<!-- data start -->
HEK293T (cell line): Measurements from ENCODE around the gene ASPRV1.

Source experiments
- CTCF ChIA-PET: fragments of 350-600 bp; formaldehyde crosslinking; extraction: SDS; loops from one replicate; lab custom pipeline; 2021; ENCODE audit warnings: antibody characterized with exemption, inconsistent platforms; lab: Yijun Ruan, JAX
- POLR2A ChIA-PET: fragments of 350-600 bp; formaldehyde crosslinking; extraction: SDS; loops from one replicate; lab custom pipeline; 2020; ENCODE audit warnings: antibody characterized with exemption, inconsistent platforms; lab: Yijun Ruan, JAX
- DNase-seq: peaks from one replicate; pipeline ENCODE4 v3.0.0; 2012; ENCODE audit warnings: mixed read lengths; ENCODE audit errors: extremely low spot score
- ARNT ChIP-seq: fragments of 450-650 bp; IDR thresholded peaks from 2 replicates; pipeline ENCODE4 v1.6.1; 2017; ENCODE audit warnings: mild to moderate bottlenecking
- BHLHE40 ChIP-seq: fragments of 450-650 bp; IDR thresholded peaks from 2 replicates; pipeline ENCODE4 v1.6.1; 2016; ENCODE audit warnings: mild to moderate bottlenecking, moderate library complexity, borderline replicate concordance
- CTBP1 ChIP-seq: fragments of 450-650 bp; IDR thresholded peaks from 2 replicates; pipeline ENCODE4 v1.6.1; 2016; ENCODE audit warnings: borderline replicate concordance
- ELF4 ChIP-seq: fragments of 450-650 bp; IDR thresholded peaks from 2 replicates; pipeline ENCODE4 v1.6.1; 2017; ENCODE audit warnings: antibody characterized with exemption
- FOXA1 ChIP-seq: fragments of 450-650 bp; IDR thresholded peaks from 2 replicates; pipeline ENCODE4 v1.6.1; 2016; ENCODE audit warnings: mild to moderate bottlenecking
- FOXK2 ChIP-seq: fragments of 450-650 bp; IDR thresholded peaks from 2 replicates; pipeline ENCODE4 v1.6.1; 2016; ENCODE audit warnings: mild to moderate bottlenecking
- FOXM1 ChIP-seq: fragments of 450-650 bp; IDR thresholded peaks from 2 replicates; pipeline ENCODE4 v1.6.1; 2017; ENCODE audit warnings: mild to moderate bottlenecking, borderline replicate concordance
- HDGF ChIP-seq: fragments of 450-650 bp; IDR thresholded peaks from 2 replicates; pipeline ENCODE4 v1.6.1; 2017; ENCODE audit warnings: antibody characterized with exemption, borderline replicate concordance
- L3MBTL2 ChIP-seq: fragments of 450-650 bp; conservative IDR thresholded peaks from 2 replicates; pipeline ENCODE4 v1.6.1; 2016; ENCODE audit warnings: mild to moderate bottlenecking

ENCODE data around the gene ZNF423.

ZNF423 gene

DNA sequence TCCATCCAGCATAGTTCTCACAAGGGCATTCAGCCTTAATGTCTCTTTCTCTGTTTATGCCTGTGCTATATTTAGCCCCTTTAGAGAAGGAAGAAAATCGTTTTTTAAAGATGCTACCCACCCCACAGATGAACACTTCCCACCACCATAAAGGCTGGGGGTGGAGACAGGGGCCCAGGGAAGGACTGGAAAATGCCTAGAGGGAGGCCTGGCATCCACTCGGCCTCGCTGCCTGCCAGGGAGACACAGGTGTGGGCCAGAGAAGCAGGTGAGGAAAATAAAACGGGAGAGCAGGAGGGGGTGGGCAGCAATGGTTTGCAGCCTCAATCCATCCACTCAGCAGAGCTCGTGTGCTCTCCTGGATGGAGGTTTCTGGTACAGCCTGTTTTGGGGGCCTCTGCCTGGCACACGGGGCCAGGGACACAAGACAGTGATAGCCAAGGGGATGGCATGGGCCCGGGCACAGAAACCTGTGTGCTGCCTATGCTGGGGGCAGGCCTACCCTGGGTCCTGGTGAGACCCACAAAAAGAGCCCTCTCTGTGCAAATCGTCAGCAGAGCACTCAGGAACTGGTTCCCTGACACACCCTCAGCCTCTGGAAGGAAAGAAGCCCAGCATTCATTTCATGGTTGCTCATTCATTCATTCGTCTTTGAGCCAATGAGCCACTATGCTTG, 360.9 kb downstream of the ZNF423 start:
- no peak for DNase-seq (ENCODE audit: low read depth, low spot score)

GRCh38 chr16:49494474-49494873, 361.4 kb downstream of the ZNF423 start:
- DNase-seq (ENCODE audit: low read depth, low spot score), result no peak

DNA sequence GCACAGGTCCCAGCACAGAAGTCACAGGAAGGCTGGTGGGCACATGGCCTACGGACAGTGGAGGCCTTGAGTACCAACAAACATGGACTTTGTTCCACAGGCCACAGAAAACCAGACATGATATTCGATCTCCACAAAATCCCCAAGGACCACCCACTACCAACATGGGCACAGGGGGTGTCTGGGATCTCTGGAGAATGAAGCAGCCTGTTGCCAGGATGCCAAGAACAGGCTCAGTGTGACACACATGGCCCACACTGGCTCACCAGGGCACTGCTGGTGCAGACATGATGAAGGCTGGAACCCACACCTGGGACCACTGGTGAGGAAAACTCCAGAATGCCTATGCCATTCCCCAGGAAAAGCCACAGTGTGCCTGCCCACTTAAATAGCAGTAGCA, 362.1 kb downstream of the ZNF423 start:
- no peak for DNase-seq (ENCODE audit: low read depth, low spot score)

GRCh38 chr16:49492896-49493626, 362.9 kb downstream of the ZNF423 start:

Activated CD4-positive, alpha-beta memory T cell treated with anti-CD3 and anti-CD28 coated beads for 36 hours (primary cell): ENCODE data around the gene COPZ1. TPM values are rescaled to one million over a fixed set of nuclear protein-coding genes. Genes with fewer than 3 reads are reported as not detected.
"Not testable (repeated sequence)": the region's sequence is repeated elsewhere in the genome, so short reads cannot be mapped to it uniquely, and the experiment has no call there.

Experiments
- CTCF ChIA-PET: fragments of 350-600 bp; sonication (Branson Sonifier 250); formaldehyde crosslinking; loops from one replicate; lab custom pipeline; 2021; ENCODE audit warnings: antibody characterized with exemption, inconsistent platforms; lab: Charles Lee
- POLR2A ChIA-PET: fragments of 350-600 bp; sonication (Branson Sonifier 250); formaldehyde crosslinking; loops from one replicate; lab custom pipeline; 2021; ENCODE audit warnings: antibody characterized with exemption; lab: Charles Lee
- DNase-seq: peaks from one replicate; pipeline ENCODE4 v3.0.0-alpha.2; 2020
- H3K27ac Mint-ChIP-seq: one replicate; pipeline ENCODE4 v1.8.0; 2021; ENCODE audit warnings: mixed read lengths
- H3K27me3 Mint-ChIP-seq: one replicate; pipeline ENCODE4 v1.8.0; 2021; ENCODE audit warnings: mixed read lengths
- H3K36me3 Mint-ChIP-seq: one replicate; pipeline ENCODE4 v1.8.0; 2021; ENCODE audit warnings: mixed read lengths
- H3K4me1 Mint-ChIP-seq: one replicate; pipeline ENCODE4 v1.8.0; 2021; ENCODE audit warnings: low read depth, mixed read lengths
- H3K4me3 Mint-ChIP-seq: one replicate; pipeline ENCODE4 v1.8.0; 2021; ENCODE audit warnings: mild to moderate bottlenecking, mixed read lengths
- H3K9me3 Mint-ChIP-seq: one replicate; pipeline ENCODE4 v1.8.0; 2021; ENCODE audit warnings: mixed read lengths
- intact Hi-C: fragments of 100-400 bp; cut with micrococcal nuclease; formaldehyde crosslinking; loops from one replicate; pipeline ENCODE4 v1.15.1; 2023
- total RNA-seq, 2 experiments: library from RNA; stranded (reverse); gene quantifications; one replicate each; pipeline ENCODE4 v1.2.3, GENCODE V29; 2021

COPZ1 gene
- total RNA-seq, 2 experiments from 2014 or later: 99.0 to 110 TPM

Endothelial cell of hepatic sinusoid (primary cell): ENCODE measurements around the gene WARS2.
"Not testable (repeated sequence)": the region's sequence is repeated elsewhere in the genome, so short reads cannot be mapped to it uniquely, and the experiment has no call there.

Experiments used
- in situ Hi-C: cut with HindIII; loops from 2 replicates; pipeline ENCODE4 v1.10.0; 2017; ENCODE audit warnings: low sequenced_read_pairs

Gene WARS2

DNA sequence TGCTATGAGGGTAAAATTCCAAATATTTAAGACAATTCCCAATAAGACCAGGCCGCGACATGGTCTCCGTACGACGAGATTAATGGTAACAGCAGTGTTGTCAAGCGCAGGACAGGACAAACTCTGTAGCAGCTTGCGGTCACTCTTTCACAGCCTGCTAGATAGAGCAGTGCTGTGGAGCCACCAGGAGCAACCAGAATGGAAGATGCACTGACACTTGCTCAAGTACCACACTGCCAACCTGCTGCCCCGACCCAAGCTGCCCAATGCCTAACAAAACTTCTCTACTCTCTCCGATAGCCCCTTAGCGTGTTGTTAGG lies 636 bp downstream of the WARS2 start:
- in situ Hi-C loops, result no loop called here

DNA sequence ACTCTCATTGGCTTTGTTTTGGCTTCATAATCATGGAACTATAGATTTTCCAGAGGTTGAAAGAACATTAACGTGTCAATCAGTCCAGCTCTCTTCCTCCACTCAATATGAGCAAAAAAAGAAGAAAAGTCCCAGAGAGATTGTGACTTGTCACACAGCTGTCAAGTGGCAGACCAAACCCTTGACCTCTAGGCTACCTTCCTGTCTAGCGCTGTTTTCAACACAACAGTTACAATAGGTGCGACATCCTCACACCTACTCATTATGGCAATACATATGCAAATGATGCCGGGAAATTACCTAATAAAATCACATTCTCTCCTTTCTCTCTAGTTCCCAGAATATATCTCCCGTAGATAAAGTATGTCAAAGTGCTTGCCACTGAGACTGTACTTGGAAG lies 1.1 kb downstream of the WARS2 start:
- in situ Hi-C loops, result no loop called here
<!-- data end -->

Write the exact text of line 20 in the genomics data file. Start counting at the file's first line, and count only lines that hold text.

- DNase-seq (ENCODE audit: low read depth, low spot score), result no peak